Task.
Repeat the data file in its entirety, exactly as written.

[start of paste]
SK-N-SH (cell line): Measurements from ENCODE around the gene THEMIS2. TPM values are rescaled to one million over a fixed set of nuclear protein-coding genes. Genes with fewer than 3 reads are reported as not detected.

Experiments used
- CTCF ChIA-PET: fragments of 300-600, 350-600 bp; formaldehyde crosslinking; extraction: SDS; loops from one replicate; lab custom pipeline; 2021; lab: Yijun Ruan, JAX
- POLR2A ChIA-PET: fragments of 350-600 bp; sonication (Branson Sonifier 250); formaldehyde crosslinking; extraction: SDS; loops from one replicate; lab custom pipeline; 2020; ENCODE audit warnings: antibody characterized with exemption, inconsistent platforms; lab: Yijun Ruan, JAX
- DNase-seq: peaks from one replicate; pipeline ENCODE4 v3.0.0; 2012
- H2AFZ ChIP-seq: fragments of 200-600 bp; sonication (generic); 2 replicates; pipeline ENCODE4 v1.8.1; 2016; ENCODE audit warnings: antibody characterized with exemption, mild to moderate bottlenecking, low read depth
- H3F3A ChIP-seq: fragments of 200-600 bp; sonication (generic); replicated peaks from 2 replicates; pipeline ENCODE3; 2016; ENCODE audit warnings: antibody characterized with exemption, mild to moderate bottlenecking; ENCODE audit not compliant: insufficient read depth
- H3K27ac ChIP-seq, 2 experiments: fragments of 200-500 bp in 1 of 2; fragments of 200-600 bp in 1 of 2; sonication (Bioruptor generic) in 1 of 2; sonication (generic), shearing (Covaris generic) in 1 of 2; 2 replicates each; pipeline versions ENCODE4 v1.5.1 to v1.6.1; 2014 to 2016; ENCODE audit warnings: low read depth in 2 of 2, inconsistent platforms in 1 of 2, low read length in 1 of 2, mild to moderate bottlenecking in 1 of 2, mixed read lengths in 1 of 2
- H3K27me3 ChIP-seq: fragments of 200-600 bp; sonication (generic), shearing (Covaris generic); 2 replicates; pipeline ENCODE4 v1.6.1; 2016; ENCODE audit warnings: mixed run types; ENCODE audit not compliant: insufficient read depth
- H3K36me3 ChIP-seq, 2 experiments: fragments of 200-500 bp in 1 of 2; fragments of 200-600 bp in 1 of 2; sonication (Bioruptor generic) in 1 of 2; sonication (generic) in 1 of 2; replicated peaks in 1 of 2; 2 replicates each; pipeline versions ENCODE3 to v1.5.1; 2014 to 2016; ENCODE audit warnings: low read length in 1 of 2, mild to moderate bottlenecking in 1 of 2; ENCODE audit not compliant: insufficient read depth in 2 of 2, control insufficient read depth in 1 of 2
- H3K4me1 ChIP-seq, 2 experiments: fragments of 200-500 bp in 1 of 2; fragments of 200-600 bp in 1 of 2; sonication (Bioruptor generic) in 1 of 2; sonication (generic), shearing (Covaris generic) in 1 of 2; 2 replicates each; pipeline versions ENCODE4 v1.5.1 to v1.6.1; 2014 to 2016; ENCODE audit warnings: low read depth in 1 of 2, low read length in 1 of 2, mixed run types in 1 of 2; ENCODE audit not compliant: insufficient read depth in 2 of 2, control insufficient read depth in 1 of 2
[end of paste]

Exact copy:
SK-N-SH (cell line): Measurements from ENCODE around the gene THEMIS2. TPM values are rescaled to one million over a fixed set of nuclear protein-coding genes. Genes with fewer than 3 reads are reported as not detected.

Experiments used
- CTCF ChIA-PET: fragments of 300-600, 350-600 bp; formaldehyde crosslinking; extraction: SDS; loops from one replicate; lab custom pipeline; 2021; lab: Yijun Ruan, JAX
- POLR2A ChIA-PET: fragments of 350-600 bp; sonication (Branson Sonifier 250); formaldehyde crosslinking; extraction: SDS; loops from one replicate; lab custom pipeline; 2020; ENCODE audit warnings: antibody characterized with exemption, inconsistent platforms; lab: Yijun Ruan, JAX
- DNase-seq: peaks from one replicate; pipeline ENCODE4 v3.0.0; 2012
- H2AFZ ChIP-seq: fragments of 200-600 bp; sonication (generic); 2 replicates; pipeline ENCODE4 v1.8.1; 2016; ENCODE audit warnings: antibody characterized with exemption, mild to moderate bottlenecking, low read depth
- H3F3A ChIP-seq: fragments of 200-600 bp; sonication (generic); replicated peaks from 2 replicates; pipeline ENCODE3; 2016; ENCODE audit warnings: antibody characterized with exemption, mild to moderate bottlenecking; ENCODE audit not compliant: insufficient read depth
- H3K27ac ChIP-seq, 2 experiments: fragments of 200-500 bp in 1 of 2; fragments of 200-600 bp in 1 of 2; sonication (Bioruptor generic) in 1 of 2; sonication (generic), shearing (Covaris generic) in 1 of 2; 2 replicates each; pipeline versions ENCODE4 v1.5.1 to v1.6.1; 2014 to 2016; ENCODE audit warnings: low read depth in 2 of 2, inconsistent platforms in 1 of 2, low read length in 1 of 2, mild to moderate bottlenecking in 1 of 2, mixed read lengths in 1 of 2
- H3K27me3 ChIP-seq: fragments of 200-600 bp; sonication (generic), shearing (Covaris generic); 2 replicates; pipeline ENCODE4 v1.6.1; 2016; ENCODE audit warnings: mixed run types; ENCODE audit not compliant: insufficient read depth
- H3K36me3 ChIP-seq, 2 experiments: fragments of 200-500 bp in 1 of 2; fragments of 200-600 bp in 1 of 2; sonication (Bioruptor generic) in 1 of 2; sonication (generic) in 1 of 2; replicated peaks in 1 of 2; 2 replicates each; pipeline versions ENCODE3 to v1.5.1; 2014 to 2016; ENCODE audit warnings: low read length in 1 of 2, mild to moderate bottlenecking in 1 of 2; ENCODE audit not compliant: insufficient read depth in 2 of 2, control insufficient read depth in 1 of 2
- H3K4me1 ChIP-seq, 2 experiments: fragments of 200-500 bp in 1 of 2; fragments of 200-600 bp in 1 of 2; sonication (Bioruptor generic) in 1 of 2; sonication (generic), shearing (Covaris generic) in 1 of 2; 2 replicates each; pipeline versions ENCODE4 v1.5.1 to v1.6.1; 2014 to 2016; ENCODE audit warnings: low read depth in 1 of 2, low read length in 1 of 2, mixed run types in 1 of 2; ENCODE audit not compliant: insufficient read depth in 2 of 2, control insufficient read depth in 1 of 2